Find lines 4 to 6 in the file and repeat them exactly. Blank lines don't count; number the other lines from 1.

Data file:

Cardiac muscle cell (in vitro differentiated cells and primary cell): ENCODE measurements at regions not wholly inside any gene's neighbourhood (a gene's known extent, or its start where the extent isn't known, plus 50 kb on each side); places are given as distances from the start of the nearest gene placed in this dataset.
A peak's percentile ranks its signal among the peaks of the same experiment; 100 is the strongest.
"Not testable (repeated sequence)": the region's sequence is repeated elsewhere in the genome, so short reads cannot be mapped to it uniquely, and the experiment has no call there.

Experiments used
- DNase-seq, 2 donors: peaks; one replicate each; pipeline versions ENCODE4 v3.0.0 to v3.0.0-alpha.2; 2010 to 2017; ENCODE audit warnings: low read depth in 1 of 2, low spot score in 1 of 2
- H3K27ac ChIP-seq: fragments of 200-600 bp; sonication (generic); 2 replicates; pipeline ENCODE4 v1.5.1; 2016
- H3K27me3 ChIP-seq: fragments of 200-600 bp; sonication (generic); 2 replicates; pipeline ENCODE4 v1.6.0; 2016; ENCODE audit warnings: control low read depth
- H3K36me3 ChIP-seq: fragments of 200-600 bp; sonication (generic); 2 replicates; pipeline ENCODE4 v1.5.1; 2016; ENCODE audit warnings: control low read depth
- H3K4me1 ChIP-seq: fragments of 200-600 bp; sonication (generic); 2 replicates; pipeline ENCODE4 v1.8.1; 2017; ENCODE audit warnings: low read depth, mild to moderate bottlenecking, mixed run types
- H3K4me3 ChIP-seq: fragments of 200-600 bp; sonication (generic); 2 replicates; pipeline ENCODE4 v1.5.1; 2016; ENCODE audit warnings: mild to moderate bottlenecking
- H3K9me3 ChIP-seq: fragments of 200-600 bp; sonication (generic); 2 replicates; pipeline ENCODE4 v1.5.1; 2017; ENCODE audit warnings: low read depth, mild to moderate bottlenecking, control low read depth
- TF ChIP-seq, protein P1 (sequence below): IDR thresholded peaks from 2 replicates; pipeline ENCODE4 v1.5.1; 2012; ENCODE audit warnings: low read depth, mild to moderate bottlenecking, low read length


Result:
Experiments used
- DNase-seq, 2 donors: peaks; one replicate each; pipeline versions ENCODE4 v3.0.0 to v3.0.0-alpha.2; 2010 to 2017; ENCODE audit warnings: low read depth in 1 of 2, low spot score in 1 of 2
- H3K27ac ChIP-seq: fragments of 200-600 bp; sonication (generic); 2 replicates; pipeline ENCODE4 v1.5.1; 2016